Finally we’ve made it! Our data is ready (x for sequences, y for next characters), we've chosen a batch_size of 128, and we've defined a callback function which will print generated text using model.predict() at the end of the first epoch followed by every fifth epoch with five different temperature setting each time. We have another callback, ModelCheckpoint, which will save the best model at each epoch if it's improved based on our loss value (find the saved weights file weights.hdf5 in the "Output" tab of the kernel).

Let’s fit our model with these specifications and epochs = 15 for the number of epochs to train. And of course, let's not forget to put our GPU to use! This will make training/prediction much faster than if we used a CPU. In any case, you will still want to grab some lunch or go for a walk while you wait for the model to train and generate predictions if you're running this code interactively.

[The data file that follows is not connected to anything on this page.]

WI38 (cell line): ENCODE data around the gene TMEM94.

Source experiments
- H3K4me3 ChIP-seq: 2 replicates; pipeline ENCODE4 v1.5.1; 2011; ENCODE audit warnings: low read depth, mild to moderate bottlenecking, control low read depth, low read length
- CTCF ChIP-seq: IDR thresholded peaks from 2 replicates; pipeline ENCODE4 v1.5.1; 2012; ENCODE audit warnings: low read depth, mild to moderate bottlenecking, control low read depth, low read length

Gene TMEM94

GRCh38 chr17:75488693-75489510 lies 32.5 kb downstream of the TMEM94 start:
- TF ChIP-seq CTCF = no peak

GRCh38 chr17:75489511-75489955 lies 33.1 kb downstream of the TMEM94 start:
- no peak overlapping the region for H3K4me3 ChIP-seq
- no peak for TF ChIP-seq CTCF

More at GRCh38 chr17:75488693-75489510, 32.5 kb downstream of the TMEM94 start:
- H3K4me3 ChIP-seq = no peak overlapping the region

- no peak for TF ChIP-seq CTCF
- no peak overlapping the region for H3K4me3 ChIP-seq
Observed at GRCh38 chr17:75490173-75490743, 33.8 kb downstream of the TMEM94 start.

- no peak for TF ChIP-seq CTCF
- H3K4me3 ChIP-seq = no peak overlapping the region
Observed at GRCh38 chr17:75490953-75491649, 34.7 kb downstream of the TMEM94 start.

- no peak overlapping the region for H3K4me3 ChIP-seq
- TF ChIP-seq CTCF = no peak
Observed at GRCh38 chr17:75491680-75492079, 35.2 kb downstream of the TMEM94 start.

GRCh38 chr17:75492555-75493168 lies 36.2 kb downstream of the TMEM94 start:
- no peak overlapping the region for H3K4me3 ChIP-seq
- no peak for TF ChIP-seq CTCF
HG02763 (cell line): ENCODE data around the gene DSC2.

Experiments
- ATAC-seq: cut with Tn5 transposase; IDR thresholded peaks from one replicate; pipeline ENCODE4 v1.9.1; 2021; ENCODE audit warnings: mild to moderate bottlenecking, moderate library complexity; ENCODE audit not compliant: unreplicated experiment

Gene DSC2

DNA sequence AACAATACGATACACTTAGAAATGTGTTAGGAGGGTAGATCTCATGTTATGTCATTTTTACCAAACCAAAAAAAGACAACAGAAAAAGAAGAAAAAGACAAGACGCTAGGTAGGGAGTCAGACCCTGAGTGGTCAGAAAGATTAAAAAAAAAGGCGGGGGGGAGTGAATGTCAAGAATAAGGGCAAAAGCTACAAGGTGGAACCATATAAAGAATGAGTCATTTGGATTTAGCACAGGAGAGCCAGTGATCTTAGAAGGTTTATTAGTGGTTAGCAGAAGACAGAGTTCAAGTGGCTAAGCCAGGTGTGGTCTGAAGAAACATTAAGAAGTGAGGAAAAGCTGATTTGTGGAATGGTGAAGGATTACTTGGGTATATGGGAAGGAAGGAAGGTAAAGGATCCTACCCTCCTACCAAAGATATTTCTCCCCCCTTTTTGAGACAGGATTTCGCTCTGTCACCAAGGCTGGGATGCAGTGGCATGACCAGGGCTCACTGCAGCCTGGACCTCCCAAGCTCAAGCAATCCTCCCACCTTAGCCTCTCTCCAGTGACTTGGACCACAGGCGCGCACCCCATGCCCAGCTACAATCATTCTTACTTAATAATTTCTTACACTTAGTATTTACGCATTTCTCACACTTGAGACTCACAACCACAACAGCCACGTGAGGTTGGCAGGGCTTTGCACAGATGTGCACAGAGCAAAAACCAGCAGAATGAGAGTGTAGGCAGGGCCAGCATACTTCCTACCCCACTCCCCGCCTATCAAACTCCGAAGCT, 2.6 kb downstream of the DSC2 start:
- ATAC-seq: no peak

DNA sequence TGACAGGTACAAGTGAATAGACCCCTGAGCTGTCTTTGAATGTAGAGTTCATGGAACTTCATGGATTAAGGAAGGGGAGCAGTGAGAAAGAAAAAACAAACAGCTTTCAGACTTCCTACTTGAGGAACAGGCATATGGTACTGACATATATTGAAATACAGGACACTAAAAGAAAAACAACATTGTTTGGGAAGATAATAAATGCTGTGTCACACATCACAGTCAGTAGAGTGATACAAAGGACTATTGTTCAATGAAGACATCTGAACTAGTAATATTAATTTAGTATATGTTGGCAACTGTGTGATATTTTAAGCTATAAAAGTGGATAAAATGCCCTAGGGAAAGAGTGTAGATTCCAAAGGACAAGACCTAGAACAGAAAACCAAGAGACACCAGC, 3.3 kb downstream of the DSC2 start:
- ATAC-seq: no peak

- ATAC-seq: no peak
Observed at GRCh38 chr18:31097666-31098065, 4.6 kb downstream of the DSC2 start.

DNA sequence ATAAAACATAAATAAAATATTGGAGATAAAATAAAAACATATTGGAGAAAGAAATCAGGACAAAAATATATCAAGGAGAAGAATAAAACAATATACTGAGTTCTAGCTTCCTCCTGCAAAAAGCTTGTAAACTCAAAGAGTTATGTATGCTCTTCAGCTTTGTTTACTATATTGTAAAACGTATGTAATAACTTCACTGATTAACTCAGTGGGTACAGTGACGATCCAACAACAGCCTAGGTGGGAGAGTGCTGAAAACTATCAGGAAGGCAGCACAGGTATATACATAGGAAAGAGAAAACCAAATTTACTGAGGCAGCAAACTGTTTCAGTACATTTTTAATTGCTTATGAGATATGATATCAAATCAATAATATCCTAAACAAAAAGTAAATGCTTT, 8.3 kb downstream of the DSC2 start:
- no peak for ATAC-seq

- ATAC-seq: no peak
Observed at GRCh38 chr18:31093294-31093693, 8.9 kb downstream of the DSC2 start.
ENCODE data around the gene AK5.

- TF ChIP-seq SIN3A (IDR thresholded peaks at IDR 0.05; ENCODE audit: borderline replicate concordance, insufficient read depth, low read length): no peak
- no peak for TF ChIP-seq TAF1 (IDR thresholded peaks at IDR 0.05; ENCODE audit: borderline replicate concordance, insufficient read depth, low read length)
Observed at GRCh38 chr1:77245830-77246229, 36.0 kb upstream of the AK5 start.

P.S. If you’re running this interactively in your own notebook on Kaggle, you can click the blue square “Stop” button next to the console at the bottom of your screen to interrupt the model training.

# define the checkpointfilepath = "weights.hdf5"checkpoint = ModelCheckpoint(filepath,                              monitor='loss',                              verbose=1,                              save_best_only=True,                              mode='min')# fit model using our gpuwith tf.device('/gpu:0'):    model.fit(x, y,              batch_size=128,              epochs=15,              verbose=2,              callbacks=[generate_text, checkpoint])
Example output after the first epoch.

Conclusion

And there you have it! If you ran this notebook in Kaggle Kernels, you hopefully caught the model printing out generated text character-by-character to dramatic effect.